The future offers great promise for workers in our common sectors

The new issue of LaborNotes has an interesting, if surprisingly bloodless, article about the struggle for control of UNITE-HERE. In broad strokes, here's the background. UNITE and HERE merged in 2004. UNITE needed the merger because the industries it primarily represented -- textiles -- had shrunk dramatically and continued to shrink. HERE needed the merger because the industries it represented -- hotel and restaurants -- had become increasingly consolidated among a few large corporations, and UNITE's control of Amalgamated Bank meant that the merged organization would have the resources needed to take on those companies. Under the terms of the merger, UNITE President Bruce Raynor took the helm of the new organization, and HERE President John Wilhelm took a back seat. There have been tension all along, but things are coming to a head now because the union is about to have its first leadership election since the merger, and Wilhelm and HERE are poised to take control.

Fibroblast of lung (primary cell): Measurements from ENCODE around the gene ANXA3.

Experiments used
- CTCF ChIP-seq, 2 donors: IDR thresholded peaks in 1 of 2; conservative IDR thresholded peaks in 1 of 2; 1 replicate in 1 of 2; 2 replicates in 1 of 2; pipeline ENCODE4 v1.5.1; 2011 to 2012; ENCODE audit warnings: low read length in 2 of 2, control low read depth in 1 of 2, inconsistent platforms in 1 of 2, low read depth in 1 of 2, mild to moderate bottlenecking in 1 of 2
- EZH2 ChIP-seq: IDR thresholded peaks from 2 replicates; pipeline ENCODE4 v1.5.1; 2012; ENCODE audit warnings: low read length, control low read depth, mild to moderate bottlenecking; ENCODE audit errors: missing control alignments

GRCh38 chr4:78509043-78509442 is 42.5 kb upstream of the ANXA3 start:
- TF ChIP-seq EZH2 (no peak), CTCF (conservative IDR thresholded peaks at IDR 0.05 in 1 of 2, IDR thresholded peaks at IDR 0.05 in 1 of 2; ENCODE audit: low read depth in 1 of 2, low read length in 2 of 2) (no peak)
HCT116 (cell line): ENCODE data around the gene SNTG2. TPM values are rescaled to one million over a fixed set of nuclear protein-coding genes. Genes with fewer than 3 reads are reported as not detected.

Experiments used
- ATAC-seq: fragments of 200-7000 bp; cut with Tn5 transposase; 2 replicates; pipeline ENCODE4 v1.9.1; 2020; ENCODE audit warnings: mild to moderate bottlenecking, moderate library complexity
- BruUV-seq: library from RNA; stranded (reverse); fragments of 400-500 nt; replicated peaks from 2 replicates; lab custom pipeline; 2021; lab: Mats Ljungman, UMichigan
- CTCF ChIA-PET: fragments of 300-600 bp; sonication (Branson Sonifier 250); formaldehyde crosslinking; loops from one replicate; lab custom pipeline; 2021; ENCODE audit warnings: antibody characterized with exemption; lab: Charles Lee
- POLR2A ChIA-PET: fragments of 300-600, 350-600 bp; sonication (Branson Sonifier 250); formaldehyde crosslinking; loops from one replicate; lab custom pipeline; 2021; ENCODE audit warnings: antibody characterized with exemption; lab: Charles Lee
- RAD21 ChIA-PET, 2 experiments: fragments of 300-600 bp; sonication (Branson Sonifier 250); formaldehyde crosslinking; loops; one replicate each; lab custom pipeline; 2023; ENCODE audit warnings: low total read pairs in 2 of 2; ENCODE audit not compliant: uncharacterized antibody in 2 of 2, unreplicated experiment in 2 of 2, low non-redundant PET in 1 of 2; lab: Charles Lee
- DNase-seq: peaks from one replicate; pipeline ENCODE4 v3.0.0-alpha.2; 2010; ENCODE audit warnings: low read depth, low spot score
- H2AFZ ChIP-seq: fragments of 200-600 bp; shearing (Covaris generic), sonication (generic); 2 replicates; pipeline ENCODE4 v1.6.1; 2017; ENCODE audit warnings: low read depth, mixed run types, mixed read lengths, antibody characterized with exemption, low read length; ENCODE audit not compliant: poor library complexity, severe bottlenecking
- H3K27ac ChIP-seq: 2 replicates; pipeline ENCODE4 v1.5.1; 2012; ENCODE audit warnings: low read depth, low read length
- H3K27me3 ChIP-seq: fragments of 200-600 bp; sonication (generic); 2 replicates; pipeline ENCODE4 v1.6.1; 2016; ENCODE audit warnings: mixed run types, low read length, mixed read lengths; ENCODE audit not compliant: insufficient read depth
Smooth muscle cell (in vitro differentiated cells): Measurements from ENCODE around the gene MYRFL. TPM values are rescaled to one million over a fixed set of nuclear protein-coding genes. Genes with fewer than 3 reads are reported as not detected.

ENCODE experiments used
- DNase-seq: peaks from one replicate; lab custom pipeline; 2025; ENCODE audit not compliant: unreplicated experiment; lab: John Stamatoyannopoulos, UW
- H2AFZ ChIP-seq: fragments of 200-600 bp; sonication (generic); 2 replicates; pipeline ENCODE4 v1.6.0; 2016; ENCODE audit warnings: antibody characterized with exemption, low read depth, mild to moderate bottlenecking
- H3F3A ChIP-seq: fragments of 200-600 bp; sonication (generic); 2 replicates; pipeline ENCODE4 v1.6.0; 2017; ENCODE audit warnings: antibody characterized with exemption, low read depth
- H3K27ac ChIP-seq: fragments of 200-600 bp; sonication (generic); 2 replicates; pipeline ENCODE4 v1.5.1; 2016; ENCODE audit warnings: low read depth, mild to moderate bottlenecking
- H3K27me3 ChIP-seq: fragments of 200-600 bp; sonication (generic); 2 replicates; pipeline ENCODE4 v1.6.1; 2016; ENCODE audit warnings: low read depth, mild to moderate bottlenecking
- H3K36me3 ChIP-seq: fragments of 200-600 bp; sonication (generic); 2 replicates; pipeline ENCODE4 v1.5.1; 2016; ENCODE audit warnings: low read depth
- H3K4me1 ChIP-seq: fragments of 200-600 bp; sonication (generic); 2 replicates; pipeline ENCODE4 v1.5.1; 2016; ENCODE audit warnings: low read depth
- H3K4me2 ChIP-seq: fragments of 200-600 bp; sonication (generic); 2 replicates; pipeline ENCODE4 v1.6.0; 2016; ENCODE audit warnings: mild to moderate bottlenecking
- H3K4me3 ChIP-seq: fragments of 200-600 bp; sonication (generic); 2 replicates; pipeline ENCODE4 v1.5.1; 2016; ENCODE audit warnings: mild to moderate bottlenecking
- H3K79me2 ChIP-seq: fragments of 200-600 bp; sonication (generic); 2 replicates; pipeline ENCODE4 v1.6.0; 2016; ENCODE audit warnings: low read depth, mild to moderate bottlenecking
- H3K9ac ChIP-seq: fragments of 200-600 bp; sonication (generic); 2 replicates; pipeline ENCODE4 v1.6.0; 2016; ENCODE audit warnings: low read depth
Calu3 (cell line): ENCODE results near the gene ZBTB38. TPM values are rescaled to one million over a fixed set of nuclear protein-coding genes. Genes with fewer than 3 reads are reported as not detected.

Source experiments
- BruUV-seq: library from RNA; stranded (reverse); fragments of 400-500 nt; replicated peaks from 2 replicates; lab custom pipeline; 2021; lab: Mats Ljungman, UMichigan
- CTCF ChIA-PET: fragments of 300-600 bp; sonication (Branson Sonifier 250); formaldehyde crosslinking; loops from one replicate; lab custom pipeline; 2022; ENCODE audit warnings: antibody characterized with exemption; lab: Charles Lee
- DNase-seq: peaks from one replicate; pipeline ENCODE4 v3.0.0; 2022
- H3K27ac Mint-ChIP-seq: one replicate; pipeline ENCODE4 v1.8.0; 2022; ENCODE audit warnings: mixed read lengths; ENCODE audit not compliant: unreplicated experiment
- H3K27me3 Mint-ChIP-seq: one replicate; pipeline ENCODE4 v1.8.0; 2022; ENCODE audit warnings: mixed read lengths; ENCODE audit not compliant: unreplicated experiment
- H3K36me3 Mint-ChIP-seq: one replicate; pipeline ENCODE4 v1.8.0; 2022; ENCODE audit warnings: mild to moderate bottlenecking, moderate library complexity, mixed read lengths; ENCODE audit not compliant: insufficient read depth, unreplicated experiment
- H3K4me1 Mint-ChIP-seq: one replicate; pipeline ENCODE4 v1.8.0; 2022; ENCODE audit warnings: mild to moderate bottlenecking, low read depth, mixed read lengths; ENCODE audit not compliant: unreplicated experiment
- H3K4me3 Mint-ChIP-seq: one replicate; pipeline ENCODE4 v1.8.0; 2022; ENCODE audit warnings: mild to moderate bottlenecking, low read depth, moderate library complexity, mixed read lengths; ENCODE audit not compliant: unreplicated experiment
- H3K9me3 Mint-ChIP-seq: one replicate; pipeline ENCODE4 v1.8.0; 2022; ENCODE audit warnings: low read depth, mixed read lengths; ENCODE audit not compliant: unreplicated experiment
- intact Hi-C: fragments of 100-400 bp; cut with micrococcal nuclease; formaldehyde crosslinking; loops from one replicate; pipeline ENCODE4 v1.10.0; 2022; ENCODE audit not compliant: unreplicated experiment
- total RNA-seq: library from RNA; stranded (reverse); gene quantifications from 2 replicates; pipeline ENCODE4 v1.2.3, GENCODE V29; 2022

And poised is maybe too weak a work. In point of fact, Wilhelm and his allies are already effectively in control of UNITE-HERE's exec board. At the board's last meeting in December, the board made some decisions that UNITE loyalists strongly opposed, so much so that the UNITE partisans refused to participate in the vote and Raynor followed up with a lawsuit.

Which brings us to SEIU's dear leader, Andy Stern. Following Raynor's lawsuit, Stern made an offer:
Today it is apparent to us that the merger of UNITE and HERE has failed to meet its goals that both unions had hoped for and worked towards.

After four (4) years, we believe it is time as well as necessary for our movement, for both unions to reconsider their future -- including merger into SEIU as UNITE HERE or ending their merger and returning to their previous status and merging into SEIU as separate organizations. |source (pdf!)|

I'm going to go out on a limb here and theorize that the Stern offer was invited by Raynor, who has collaborated with Stern in the past to sign secret "growth agreements" with employers. In any case, it's pretty ballsy.

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